MRED Increases Fines For Late Submission to MLS

by Peter Thomas Ricci

MRED has raised its fine for agents who do not enter their listings into the MLS within 72 hours, pending an exemption from the seller.


Midwest Real Estate Data (MRED), Chicagoland’s MLS, has raised its fine for not entering properties into the MLS within 72 hours of obtaining a listing agreement, upping the amount from $100 to $1,000, according to a report from Chicago Real Estate Daily.

The increase, explained Jeff Lasky, the director of communications and training for MRED, is aimed at “putting more teeth” into the 72-hour window and incentivizing agents to enter their listings into the MLS in a more timely fashion.

Self-Policing the MLS

Lasky emphasized, though, that the increased fine does not amount to a crackdown on pocket listings, of which there are exemptions for agents pursuing that selling strategy.

“This isn’t MRED aggressively going out there and policing pocket listings,” Lasky said. “The rules have been around forever.”

Those rules, explained Lasky and MRED CEO Russ Bergeron, are quite straightforward: agents can opt to not list their client’s property on the MLS, but they need to have the seller sign a waiver form acknowledging that by forgoing the MLS, they are missing out on the benefits of such a service.

The process for tracking listings that do not appear on the MLS, Lasky said, is largely conducted by Chicagoland agents.

“This is a cooperative,” Lasky said. “The agents police themselves.”

Typically, Lasky said, MRED’s compliance department will receive calls from agents who see yard signs for homes that are not listed on the MLS; then, the compliance department will contact the listing agent and see if they have the necessary exemptions to not list the home on the MLS – only then does MRED request a copy of the seller’s waiver form.

And not many requests, Bergeron explained, ultimately result in fines. In the last 12 months, he said, MRED has received 650 reports from members on non-listed properties, but just 140 of those reports resulted in a fine.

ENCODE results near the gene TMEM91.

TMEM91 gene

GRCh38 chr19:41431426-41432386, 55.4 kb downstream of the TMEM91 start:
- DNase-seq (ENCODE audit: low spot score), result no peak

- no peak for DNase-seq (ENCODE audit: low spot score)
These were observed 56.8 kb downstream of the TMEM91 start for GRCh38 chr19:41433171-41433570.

The Dilemma of Pocket Listings

We’ve covered pocket listings quite extensively in recent months, and for good reason – they remain one of the more consistently controversial selling strategies in real estate today, what with housing inventory remaining low throughout Chicagoland (inventory was down more than 28 percent in June, according to MRED).

But as Sam Powell, an agent with Dream Town Realty, explained in a recent Chicago Agent issue, there can be value in a pocket listing approach, which can amount to a “sneak peek” for a brokerage’s most valued clients.

“Some real estate companies have a tremendous database of buyers who have clearly expressed interest in certain properties,” Powell said. “So allowing them a kind of ‘sneak peek’ has been successful in driving traffic to a property before putting it onto the open market.”

Bergeron also said there are legitimate reasons for agents to keep their listings off the MLS, especially if the client has security concerns regarding the publicity of their home sale (if, for example, Mayor Rahm Emanuel were selling his home).

Are pocket listings something you pursue in your real estate business? Let us know your thoughts in the comments section.

Read More Related to This Post


  • Russ Bergeron says:

    Here is where the story is wrong:

    1. MRED has not increased a pocket listing fee because there is no such thing as a pocket listing fee. We do not charge for any kind of listing. And if a broker chooses to use off-MLS listings as part of their business strategy we, as an MLS, have no say in the matter whatsoever. That is a business decision and we do not tell our brokers how to run their businesses.
    2. The “fee” mentioned is a fine, and is only issued to those people who fail to enter their listings, or revise them within the 72-hour requirement of our rules and regulations. If the listing has been exempted by the seller in writing then there is no fine for the omission of that listing.

  • Dennis Dooley says:

    “a “sneak peek” for a brokerage’s most valued clients” disallows the maximum number of prosective buyers the seller gets to expose their property to and minimizes the opportunity for multiple offers (which generally drives up the final price a seller receives).

    Article 1 of the Realtor Code of Ethics is very clear about working only for the client’s best interests. Under most conditions, shopping off market listings only to a select group of agents has only one beneficiary – the agents and their company. It may also be actionable grounds for Breach of Fiduciary Duty.

    Most Brokers will pat themselves on the back for how smart they were to deliver to their agents a clever means of keeping sales all in house – until they all get sued by a seller that feels he was cheated out of a higher price by their actions.

  • Russ Bergeron says:

    Thanks for the corrections.

  • Peter Ricci says:

    You’re welcome, Russ!

    For our readers: an earlier version of this story did not accurately describe MRED’s policy on when listings should be entered into the MLS; we regret the error, and have updated the story to better describe MRED’s policy.

  • Bill Jansen says:

    If you have so many buyers that you feel that you must act outside the rules of the MLS then don’t belong to the MLS and play by your own rules and do your own thing but not within the MLS. You can’t pick and choose which rules you wish to play by.

Join the conversation

New Subscribe

  • This field is for validation purposes and should be left unchanged.